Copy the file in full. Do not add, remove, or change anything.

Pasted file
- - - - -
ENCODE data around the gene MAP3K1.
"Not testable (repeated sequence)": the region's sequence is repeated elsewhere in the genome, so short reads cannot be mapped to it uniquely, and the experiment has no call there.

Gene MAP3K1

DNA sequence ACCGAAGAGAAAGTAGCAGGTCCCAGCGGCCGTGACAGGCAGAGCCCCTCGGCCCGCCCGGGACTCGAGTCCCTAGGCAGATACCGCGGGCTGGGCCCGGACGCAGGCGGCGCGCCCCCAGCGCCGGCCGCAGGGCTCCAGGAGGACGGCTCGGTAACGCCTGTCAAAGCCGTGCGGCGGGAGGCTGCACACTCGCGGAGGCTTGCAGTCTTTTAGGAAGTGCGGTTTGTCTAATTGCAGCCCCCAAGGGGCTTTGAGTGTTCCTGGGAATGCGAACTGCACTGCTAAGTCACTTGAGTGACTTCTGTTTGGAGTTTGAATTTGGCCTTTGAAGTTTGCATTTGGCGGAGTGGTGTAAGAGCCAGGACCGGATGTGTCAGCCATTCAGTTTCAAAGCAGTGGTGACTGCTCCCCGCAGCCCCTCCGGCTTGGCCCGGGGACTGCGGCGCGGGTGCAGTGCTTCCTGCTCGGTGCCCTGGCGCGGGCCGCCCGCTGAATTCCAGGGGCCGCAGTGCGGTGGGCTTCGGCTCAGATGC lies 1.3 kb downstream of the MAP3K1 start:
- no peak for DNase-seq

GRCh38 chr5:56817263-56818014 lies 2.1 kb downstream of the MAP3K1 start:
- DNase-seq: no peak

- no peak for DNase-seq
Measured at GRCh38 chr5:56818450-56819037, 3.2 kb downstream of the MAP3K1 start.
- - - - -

ENCODE data around the gene MAP3K1.
"Not testable (repeated sequence)": the region's sequence is repeated elsewhere in the genome, so short reads cannot be mapped to it uniquely, and the experiment has no call there.

Gene MAP3K1

DNA sequence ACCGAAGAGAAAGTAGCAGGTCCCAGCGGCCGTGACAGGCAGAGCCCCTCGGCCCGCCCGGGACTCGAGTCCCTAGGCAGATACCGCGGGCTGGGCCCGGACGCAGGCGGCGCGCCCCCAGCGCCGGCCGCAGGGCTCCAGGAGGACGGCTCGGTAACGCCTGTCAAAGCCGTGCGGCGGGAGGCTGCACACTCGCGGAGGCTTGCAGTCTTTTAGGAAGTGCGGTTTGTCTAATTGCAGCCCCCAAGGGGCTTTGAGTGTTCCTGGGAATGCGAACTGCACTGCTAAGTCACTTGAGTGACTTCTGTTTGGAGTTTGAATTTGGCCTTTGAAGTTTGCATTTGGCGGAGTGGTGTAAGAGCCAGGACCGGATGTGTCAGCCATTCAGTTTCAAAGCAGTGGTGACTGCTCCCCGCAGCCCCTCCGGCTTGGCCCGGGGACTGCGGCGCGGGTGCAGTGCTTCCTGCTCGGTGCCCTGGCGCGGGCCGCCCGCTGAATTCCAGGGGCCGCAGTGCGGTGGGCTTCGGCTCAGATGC lies 1.3 kb downstream of the MAP3K1 start:
- no peak for DNase-seq

GRCh38 chr5:56817263-56818014 lies 2.1 kb downstream of the MAP3K1 start:
- DNase-seq: no peak

- no peak for DNase-seq
Measured at GRCh38 chr5:56818450-56819037, 3.2 kb downstream of the MAP3K1 start.